A recent study found a connection between liver cancer in humans and perfluorooctanesulfonic acid, also known as PFOS, which is one of the common “forever chemicals” and is present in a water-repellant product.
After concerns about its environmental effects and toxicity, PFOS-once a key component in the water-repelling product known as Scotchguard-was finally phased out shortly after the turn of the century.
However, it wasn’t given the moniker “forever chemical” for nothing, as environmental concentrations of PFOS and closely related chemicals continue to be alarmingly high all over the world.
PFOS – Liver Cancer Link
An association between PFOS and the emergence of a particularly dangerous type of liver cancer has been confirmed by a study conducted by scientists from the Mount Sinai (US) – Icahn School of Medicine and the University of Southern California.
Over four out of every five liver cancer cases worldwide are hepatocellular carcinomas (HCC). It’s considered to be one of the deadliest cancers anyone can get. It has a five-year chance of survival of less than 20%.
Although the overall incidence of HCC has decreased over the past ten years as a result of a decline in hepatitis infections, efforts to reduce cases may be thwarted by an increase in non-alcoholic fatty liver disease, a condition that is made worse by obesity and high cholesterol.
The group might also include contaminated drinking water in the list of risk variables in light of research like this recent study.
Seeded: PFAS, PFOA, PFHxS, PFOS
Perfluoroalkyl substances (PFAS), which are long-chain synthetic compounds, are now widely acknowledged to be particularly vicious saboteurs of the human body’s liver and hormone systems.
In recent years, PFAS have been repeatedly outlawed in nations all over the world, but unfortunate harm may have already been done.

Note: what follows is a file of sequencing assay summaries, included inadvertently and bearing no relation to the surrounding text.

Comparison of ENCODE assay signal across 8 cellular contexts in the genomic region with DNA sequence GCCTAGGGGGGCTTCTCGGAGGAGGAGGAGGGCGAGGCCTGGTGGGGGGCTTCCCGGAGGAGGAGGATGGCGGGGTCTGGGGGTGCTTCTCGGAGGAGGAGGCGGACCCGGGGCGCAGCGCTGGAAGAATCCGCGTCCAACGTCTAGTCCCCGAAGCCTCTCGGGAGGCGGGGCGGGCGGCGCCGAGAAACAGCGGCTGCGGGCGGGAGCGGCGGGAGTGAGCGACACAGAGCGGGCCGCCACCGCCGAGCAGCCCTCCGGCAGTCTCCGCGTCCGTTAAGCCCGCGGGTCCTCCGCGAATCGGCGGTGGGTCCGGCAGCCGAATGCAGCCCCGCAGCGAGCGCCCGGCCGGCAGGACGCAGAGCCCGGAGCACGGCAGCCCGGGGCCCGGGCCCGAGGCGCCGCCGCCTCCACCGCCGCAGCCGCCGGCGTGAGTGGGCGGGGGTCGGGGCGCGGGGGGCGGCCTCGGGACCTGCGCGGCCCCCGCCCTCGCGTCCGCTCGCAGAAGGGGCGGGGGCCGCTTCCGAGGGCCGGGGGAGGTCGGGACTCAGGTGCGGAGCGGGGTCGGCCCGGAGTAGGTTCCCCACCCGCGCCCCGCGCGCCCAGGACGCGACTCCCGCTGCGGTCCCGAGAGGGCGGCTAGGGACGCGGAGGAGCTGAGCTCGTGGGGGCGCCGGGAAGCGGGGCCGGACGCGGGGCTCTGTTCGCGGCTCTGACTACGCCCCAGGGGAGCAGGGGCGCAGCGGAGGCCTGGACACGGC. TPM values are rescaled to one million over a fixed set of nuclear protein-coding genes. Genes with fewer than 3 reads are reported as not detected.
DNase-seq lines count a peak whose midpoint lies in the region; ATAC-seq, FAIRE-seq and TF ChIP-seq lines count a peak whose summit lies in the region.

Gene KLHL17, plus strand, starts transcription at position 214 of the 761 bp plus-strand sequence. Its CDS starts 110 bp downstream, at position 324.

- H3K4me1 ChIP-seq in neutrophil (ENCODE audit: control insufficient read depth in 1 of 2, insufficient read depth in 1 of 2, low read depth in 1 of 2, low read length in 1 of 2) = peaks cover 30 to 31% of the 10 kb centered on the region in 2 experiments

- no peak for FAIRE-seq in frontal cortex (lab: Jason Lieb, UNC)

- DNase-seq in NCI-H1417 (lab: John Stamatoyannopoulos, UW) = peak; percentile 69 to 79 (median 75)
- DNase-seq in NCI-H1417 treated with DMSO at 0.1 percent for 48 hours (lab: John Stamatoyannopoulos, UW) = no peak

With half-lives of up to seven years, PFAS and PFOS, along with substances such as perfluorooctanoate (PFOA) and perfluorohexane sulfonate (PFHxS), are slow to degrade in the environment.
The population of today is therefore still exposed to anything that was already dumped into waterways decades ago, despite efforts to gradually scale back their production or replace their use in everything from fabric protection to cosmetics to fire-fighting foams.
‘Safe’ Level of Contamination
Researchers are now focusing on the issues of what might be regarded as a “safe” level of contamination because more than 98% of the adult population in the US has measurable concentrations of such compounds in their blood.
Although PFAS and liver damage have been linked in animal studies, a population-scale analysis of disease risk and exposure was needed.
Veronica Wendy Setiawan, a cancer epidemiologist from the University of Southern California – Keck School of Medicine, says that the need for the appropriate samples contributes to the lack of human studies.
The researchers examined 50 people’s blood samples in a collaboration with the University of Hawaii called the Multiethnic Cohort Study to determine whether they had non-viral HCC.
These were contrasted with a sample of blood drawn from 50 healthy volunteers that were carefully matched, as shown in their study.
The researchers discovered a strong correlation between HCC and PFOS by measuring levels of different PFAS in the blood samples that were taken before the onset of liver cancer.
The strongest evidence to date that humans are capable of absorbing harmful levels of these infamous substances is that those with blood PFOS levels in the top 10% were 4.5 times at greater risk for developing HCC than those who have lower blood PFOS levels.
Staying for a Long Time
Leda Chatzi, a public health researcher from Keck School of Medicine, says that this study closes a critical gap in the current knowledge of the actual effects of chemical exposure. Chatzi is the lead author of the study.
Chatzi added that without resorting to panic or running the risk of the spread of misinformation, knowing where to make the distinction on a safe level of exposure would also help to improve supporting measures and regulations on assessing environmental levels.
Although forever chemicals may continue to exist for some time to come, future generations will benefit more from people realizing just how harmful they are, Science Alert reports.
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